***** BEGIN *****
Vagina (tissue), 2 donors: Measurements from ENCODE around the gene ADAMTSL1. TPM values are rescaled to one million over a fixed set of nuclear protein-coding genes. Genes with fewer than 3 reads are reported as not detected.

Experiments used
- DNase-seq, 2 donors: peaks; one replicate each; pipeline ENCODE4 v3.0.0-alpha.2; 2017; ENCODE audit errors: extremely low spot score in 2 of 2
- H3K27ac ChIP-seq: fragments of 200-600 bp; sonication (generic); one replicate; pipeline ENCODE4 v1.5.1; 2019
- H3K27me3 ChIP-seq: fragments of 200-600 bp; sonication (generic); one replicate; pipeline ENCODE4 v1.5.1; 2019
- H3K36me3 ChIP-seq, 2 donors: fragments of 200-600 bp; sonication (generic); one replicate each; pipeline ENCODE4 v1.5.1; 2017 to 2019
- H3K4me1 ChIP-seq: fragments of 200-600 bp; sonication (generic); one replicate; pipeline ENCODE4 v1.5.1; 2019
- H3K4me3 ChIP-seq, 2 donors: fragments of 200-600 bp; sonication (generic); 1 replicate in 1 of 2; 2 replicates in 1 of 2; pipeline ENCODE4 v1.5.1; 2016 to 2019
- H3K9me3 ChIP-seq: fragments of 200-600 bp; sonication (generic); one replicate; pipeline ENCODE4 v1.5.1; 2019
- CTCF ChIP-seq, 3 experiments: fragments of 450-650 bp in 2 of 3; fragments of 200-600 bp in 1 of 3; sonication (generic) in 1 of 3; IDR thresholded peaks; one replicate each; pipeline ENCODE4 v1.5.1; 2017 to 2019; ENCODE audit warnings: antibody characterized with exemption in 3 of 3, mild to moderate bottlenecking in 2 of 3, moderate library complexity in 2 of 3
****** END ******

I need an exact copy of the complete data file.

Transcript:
Vagina (tissue), 2 donors: Measurements from ENCODE around the gene ADAMTSL1. TPM values are rescaled to one million over a fixed set of nuclear protein-coding genes. Genes with fewer than 3 reads are reported as not detected.

Experiments used
- DNase-seq, 2 donors: peaks; one replicate each; pipeline ENCODE4 v3.0.0-alpha.2; 2017; ENCODE audit errors: extremely low spot score in 2 of 2
- H3K27ac ChIP-seq: fragments of 200-600 bp; sonication (generic); one replicate; pipeline ENCODE4 v1.5.1; 2019
- H3K27me3 ChIP-seq: fragments of 200-600 bp; sonication (generic); one replicate; pipeline ENCODE4 v1.5.1; 2019
- H3K36me3 ChIP-seq, 2 donors: fragments of 200-600 bp; sonication (generic); one replicate each; pipeline ENCODE4 v1.5.1; 2017 to 2019
- H3K4me1 ChIP-seq: fragments of 200-600 bp; sonication (generic); one replicate; pipeline ENCODE4 v1.5.1; 2019
- H3K4me3 ChIP-seq, 2 donors: fragments of 200-600 bp; sonication (generic); 1 replicate in 1 of 2; 2 replicates in 1 of 2; pipeline ENCODE4 v1.5.1; 2016 to 2019
- H3K9me3 ChIP-seq: fragments of 200-600 bp; sonication (generic); one replicate; pipeline ENCODE4 v1.5.1; 2019
- CTCF ChIP-seq, 3 experiments: fragments of 450-650 bp in 2 of 3; fragments of 200-600 bp in 1 of 3; sonication (generic) in 1 of 3; IDR thresholded peaks; one replicate each; pipeline ENCODE4 v1.5.1; 2017 to 2019; ENCODE audit warnings: antibody characterized with exemption in 3 of 3, mild to moderate bottlenecking in 2 of 3, moderate library complexity in 2 of 3